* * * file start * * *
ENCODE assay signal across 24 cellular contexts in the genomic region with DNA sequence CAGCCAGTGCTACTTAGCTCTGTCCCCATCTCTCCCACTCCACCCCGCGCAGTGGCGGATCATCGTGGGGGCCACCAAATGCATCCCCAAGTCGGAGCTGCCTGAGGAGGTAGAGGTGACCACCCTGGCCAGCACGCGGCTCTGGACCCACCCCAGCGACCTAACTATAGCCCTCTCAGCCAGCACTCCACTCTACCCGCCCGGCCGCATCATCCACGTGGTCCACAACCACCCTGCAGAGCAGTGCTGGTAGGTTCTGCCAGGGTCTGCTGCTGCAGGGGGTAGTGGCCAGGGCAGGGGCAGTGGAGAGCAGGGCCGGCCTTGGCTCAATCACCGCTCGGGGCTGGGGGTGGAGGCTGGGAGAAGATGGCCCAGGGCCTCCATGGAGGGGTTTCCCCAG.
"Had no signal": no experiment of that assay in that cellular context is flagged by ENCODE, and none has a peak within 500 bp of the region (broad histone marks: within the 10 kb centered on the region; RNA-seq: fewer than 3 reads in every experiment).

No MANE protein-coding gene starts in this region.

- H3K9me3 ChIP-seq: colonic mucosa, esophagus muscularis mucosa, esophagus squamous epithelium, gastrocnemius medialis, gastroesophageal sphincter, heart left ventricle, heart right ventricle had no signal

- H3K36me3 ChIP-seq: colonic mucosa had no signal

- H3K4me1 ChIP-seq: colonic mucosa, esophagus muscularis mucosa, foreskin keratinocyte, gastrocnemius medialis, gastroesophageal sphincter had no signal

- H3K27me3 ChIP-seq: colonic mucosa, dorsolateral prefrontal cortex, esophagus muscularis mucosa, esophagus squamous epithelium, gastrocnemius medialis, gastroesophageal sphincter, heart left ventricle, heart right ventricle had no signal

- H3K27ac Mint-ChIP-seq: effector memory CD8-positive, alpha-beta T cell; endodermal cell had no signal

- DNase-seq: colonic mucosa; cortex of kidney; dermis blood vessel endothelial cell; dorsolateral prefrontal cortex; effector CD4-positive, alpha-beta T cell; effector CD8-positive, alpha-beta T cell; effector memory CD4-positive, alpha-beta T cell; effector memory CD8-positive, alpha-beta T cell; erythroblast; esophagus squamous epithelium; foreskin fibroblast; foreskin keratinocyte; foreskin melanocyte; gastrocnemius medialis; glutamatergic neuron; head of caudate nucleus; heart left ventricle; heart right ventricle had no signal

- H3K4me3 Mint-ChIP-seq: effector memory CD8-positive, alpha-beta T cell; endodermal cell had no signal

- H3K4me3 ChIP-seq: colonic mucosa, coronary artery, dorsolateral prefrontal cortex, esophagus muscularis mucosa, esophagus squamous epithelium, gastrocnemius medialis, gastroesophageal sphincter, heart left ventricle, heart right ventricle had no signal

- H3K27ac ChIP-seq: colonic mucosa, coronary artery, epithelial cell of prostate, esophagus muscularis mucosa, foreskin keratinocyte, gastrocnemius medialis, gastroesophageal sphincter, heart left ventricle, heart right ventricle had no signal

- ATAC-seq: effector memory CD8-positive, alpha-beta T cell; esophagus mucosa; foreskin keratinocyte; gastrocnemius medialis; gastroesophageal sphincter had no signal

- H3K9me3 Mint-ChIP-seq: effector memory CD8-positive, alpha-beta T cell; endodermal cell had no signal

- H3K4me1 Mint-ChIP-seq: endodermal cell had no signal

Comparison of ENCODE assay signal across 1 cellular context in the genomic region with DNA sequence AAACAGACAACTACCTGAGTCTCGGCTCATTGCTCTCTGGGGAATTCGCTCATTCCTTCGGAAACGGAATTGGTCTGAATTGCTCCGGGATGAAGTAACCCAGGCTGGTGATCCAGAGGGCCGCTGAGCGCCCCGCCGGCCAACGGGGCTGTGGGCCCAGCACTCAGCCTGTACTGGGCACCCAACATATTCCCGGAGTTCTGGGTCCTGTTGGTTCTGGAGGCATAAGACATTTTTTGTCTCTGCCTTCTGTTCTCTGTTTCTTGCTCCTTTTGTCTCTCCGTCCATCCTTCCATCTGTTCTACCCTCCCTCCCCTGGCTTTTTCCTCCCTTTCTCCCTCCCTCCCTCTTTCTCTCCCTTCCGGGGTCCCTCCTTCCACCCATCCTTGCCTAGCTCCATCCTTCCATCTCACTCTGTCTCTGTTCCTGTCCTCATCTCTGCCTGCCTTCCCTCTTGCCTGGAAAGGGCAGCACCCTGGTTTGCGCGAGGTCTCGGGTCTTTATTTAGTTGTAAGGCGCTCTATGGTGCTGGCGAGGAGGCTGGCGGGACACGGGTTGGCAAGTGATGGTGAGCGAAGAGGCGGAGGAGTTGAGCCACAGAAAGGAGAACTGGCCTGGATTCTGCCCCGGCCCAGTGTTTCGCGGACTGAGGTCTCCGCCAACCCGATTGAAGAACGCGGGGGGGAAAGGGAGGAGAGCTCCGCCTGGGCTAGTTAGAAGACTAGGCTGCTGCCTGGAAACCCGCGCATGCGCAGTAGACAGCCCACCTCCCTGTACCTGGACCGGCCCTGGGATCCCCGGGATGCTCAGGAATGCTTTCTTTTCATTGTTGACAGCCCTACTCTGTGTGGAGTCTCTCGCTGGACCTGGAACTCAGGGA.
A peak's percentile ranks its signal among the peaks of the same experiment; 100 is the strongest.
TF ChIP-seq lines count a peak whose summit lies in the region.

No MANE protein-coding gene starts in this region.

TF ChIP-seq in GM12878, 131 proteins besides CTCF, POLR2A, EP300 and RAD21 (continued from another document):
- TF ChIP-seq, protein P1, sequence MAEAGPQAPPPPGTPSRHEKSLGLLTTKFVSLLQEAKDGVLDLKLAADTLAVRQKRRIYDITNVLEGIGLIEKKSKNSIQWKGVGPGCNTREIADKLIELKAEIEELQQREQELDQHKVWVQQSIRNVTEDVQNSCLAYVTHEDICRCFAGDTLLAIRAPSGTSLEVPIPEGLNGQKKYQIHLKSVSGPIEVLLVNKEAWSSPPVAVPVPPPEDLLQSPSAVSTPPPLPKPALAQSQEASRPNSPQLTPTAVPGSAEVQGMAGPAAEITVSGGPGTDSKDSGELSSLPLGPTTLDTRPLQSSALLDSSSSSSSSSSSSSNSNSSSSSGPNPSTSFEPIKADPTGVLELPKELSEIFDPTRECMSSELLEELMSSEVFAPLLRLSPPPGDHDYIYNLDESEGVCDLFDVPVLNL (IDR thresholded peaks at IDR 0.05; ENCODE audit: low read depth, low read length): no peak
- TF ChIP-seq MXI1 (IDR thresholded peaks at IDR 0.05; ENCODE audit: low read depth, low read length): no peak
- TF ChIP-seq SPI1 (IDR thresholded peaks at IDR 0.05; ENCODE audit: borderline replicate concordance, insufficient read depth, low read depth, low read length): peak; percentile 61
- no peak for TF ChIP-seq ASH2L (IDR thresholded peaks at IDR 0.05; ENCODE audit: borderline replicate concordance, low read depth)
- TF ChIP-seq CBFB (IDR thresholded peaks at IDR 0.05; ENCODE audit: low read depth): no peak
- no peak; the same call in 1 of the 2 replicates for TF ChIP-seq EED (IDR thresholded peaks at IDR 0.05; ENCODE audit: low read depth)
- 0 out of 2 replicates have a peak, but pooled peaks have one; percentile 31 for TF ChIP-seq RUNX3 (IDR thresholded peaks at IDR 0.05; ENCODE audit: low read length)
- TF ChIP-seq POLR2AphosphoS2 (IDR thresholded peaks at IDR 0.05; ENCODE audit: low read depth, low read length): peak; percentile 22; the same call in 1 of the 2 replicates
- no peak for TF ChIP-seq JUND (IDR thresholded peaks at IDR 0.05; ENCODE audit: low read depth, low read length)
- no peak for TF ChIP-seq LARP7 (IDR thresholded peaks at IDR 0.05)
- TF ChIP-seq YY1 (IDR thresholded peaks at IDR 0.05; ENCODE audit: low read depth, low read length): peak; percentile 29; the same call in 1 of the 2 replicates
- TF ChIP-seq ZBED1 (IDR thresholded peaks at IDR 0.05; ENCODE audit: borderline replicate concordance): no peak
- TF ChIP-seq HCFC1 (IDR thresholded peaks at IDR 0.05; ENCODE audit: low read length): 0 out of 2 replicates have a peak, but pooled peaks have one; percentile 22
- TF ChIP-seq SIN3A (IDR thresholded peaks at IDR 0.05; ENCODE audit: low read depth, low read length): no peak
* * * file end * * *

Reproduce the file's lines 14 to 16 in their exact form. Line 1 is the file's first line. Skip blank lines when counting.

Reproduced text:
- H3K9me3 Mint-ChIP-seq: effector memory CD8-positive, alpha-beta T cell; endodermal cell had no signal

- H3K4me1 Mint-ChIP-seq: endodermal cell had no signal

Comparison of ENCODE assay signal across 1 cellular context in the genomic region with DNA sequence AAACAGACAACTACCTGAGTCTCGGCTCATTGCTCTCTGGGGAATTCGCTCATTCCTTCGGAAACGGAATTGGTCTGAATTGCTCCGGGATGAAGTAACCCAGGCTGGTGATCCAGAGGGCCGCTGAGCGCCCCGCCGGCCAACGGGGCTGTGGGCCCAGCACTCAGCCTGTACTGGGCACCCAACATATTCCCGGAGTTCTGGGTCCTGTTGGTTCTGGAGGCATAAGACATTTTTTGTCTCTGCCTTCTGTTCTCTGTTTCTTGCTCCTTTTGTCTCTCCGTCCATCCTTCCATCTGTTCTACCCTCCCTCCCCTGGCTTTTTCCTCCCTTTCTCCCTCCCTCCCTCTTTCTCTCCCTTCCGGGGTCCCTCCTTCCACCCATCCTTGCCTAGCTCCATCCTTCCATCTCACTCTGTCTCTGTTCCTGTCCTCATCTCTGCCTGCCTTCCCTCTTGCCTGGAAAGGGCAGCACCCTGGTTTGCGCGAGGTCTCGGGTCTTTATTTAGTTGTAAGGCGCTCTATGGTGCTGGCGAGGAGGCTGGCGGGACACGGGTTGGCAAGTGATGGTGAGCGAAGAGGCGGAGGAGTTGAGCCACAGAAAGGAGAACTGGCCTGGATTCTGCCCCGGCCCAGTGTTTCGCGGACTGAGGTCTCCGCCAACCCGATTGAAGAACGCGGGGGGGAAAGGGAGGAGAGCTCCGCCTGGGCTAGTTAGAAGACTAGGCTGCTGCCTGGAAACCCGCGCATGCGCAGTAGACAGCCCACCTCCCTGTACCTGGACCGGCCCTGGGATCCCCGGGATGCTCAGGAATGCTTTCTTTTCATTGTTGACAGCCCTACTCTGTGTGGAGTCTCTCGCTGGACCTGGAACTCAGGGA.